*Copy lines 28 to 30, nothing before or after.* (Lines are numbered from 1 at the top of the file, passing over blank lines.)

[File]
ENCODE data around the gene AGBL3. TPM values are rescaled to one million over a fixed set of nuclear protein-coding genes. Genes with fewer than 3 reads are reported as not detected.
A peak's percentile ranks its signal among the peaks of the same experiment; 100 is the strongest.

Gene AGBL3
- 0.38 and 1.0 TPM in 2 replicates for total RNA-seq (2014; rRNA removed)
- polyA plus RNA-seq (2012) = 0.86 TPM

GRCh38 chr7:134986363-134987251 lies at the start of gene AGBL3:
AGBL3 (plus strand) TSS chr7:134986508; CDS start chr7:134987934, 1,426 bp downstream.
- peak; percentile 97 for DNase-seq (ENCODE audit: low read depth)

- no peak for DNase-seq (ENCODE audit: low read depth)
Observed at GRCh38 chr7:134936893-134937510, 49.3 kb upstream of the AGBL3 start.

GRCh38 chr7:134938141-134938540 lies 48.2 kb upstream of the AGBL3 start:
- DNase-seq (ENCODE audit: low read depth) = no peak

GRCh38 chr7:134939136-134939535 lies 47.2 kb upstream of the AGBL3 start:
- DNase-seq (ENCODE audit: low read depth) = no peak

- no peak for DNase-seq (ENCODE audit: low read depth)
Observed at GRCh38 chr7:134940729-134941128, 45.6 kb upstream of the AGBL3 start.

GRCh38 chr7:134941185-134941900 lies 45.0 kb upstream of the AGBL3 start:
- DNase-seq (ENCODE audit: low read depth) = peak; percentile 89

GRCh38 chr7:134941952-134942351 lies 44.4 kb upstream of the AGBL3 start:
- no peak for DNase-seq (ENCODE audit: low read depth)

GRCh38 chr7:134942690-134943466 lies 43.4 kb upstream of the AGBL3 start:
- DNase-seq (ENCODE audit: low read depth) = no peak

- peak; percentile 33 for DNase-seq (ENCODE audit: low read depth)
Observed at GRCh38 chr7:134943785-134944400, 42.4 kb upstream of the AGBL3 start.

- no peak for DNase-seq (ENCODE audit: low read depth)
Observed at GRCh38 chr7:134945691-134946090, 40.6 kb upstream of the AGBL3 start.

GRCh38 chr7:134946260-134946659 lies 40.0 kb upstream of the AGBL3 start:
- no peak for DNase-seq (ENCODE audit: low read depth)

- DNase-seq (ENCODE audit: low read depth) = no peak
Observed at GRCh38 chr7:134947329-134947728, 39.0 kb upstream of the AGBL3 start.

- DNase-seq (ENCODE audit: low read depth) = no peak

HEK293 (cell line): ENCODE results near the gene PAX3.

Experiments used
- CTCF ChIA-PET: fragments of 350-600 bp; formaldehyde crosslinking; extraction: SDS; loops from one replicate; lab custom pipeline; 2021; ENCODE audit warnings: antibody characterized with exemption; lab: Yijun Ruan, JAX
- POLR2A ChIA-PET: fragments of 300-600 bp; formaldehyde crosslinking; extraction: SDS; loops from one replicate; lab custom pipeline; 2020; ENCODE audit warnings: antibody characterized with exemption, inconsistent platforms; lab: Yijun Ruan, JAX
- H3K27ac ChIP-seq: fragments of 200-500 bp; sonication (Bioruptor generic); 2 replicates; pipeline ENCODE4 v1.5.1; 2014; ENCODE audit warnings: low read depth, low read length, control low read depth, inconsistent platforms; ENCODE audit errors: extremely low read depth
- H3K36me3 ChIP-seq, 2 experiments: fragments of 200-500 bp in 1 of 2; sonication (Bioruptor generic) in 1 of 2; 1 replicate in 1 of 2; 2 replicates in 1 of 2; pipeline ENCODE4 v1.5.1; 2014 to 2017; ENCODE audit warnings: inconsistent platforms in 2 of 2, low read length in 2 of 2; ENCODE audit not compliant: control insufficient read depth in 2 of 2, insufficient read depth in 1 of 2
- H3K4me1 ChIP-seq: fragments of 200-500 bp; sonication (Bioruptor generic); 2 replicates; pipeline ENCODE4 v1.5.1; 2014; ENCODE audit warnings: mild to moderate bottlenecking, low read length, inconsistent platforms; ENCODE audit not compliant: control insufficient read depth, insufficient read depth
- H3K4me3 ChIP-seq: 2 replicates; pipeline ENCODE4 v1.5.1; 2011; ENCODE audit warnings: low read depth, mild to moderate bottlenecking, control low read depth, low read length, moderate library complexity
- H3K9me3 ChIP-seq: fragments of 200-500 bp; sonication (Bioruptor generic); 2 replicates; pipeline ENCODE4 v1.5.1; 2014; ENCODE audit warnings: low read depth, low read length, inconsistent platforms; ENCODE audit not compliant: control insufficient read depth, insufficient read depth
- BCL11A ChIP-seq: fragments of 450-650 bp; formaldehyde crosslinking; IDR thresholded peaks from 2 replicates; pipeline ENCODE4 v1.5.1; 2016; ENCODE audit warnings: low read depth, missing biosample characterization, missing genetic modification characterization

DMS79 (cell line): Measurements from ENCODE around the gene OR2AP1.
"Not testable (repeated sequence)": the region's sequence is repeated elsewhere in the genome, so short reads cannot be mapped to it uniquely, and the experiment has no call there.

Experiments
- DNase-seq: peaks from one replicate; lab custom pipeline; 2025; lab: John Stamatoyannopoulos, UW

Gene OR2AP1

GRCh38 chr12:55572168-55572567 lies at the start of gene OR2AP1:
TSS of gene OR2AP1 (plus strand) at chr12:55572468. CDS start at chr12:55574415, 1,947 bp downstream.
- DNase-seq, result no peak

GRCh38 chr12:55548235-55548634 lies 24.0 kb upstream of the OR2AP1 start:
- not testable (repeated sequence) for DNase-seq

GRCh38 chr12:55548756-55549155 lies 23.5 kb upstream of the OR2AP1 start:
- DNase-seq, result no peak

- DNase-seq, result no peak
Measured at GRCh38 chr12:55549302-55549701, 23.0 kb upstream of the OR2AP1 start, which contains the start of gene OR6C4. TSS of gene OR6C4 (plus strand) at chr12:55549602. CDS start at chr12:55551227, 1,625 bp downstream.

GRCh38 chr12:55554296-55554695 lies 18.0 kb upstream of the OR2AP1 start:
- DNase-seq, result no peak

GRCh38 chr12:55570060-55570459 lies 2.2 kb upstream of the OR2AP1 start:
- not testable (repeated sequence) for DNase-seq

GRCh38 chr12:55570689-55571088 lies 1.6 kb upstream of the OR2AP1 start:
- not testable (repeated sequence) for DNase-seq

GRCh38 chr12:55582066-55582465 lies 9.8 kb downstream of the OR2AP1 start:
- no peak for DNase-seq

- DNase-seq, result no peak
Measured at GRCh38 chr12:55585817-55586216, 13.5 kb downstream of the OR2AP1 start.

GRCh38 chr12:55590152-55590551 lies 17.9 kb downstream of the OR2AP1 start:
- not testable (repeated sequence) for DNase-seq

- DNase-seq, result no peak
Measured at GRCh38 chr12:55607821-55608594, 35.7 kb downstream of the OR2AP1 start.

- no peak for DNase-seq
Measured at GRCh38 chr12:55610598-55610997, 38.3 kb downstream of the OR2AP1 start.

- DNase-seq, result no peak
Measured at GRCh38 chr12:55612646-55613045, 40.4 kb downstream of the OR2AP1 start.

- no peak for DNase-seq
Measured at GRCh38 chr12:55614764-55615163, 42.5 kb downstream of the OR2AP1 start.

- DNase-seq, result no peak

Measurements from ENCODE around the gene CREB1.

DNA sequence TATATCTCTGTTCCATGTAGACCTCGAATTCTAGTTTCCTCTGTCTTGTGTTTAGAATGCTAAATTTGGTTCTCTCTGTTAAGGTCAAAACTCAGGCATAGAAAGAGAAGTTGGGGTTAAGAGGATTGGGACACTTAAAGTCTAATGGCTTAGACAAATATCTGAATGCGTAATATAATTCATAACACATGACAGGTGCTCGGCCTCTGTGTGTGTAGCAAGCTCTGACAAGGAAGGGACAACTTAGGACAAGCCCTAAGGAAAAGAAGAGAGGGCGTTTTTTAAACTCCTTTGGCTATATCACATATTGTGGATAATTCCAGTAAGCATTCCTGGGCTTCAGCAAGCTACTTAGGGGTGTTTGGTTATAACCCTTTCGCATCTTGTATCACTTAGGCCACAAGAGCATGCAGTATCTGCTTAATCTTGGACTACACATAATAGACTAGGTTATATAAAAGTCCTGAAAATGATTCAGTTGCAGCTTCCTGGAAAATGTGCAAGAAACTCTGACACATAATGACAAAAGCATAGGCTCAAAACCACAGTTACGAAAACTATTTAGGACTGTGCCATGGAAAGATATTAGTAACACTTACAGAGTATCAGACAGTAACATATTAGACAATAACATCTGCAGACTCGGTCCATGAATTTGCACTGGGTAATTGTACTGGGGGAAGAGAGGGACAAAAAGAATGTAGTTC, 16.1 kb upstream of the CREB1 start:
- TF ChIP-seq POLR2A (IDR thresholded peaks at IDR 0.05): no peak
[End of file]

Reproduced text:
- no peak for DNase-seq (ENCODE audit: low read depth)

- DNase-seq (ENCODE audit: low read depth) = no peak
Observed at GRCh38 chr7:134947329-134947728, 39.0 kb upstream of the AGBL3 start.